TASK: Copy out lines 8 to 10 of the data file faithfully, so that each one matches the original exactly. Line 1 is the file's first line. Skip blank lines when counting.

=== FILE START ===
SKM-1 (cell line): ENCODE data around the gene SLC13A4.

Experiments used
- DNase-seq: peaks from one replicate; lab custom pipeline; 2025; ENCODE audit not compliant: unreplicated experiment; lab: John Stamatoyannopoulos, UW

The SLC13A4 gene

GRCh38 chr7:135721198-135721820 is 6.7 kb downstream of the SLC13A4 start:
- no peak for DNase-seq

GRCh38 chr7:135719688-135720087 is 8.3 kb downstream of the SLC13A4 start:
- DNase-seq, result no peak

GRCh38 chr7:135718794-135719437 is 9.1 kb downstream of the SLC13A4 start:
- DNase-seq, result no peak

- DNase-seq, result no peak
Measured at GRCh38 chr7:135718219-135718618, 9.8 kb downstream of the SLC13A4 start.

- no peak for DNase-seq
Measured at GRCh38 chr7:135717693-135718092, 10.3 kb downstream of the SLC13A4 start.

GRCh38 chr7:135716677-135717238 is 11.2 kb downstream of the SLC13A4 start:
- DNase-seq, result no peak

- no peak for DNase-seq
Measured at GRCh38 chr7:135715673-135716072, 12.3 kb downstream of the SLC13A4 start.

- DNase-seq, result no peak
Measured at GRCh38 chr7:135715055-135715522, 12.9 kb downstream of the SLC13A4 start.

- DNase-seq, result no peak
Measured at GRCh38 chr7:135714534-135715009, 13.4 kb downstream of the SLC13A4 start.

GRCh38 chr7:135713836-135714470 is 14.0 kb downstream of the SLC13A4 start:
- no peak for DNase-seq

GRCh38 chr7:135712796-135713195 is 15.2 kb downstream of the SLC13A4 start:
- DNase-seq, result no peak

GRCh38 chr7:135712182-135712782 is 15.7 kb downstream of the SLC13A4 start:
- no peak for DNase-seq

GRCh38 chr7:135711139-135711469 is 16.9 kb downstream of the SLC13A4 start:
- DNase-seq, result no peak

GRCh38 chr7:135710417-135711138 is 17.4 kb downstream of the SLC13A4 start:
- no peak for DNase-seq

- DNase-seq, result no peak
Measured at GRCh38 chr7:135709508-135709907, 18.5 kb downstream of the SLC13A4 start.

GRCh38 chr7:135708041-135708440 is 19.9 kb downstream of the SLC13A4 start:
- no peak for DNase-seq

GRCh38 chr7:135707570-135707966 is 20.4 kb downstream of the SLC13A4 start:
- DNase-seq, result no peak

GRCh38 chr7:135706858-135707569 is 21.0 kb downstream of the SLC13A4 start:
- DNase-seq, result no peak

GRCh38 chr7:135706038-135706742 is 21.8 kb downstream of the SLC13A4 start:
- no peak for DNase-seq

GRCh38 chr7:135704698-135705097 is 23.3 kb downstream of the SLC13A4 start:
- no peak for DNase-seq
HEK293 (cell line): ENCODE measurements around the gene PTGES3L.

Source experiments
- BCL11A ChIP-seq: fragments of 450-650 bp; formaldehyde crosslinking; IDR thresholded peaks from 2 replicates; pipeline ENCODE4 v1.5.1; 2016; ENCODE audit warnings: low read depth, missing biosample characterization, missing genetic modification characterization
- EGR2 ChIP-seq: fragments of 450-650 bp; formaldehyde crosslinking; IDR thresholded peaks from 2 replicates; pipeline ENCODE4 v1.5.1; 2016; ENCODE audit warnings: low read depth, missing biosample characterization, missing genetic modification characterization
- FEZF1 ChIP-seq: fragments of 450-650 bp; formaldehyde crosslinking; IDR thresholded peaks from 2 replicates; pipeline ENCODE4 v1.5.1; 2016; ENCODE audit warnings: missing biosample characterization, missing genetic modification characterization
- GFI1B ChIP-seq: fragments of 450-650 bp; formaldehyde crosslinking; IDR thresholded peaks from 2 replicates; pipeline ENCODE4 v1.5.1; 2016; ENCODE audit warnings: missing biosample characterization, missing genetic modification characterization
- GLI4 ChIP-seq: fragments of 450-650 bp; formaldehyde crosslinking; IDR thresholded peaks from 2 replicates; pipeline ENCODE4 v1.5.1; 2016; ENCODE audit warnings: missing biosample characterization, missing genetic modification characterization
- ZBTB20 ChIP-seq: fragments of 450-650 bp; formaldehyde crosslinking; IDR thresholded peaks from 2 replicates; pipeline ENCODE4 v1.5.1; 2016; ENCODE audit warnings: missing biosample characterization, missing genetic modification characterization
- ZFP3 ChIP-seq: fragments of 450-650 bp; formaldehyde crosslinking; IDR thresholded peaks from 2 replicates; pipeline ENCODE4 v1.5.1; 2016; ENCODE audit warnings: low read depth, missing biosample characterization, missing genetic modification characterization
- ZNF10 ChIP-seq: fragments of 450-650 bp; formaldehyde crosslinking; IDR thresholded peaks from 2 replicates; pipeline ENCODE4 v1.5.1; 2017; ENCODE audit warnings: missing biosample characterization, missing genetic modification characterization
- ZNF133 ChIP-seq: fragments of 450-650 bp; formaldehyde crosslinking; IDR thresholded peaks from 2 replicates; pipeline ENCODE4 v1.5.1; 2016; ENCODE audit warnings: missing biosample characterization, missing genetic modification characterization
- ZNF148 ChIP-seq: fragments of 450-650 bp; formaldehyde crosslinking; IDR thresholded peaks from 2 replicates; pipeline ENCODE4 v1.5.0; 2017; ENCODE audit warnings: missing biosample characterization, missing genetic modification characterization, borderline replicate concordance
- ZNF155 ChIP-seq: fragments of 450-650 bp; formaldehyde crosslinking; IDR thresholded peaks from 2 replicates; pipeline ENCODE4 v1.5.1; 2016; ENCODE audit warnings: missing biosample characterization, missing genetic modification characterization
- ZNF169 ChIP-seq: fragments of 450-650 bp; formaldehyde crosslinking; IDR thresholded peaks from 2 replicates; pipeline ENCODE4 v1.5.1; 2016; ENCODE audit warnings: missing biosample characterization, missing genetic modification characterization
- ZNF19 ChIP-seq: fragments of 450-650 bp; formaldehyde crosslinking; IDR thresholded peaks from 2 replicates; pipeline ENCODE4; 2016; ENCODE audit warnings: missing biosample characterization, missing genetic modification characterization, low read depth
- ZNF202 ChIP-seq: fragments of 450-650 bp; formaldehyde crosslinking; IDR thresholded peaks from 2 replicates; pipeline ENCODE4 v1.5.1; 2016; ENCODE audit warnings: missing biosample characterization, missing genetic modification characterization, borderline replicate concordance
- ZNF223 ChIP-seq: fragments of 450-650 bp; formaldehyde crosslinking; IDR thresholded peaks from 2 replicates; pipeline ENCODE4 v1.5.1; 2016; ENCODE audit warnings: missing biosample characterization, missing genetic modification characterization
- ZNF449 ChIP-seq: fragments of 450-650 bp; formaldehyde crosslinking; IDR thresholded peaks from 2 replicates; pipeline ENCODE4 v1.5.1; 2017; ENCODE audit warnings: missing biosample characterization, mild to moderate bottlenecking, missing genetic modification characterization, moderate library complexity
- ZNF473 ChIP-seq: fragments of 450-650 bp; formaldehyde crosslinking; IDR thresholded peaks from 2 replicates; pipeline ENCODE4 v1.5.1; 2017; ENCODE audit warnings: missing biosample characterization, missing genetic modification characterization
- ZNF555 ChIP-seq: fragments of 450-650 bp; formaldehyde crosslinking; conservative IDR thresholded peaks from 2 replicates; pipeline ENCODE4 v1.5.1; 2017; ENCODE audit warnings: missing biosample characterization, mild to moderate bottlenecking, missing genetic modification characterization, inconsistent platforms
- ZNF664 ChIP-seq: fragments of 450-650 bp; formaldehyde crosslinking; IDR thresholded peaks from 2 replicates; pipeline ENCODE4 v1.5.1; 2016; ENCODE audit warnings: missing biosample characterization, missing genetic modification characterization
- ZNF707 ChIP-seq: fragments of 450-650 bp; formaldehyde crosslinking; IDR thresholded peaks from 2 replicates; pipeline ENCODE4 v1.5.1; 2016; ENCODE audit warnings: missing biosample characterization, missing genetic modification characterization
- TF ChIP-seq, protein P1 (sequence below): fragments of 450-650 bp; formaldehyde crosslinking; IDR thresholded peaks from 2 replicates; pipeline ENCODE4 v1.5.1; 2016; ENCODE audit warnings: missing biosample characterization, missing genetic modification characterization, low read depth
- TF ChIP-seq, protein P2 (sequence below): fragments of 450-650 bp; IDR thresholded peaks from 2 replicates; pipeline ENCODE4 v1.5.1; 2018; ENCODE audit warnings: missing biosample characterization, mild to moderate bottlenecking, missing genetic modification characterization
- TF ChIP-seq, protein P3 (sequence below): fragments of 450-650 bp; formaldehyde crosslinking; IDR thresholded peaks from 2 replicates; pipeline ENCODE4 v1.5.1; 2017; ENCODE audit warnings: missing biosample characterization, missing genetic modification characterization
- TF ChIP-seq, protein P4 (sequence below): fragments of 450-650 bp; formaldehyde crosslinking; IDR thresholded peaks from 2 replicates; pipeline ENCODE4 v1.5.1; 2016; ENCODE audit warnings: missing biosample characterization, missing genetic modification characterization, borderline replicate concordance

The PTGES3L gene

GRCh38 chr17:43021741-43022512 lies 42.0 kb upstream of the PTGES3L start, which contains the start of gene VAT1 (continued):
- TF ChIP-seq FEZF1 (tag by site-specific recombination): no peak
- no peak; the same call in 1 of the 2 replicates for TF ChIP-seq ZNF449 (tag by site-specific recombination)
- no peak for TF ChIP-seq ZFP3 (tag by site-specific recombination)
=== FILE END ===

- DNase-seq, result no peak

GRCh38 chr7:135718794-135719437 is 9.1 kb downstream of the SLC13A4 start:
- DNase-seq, result no peak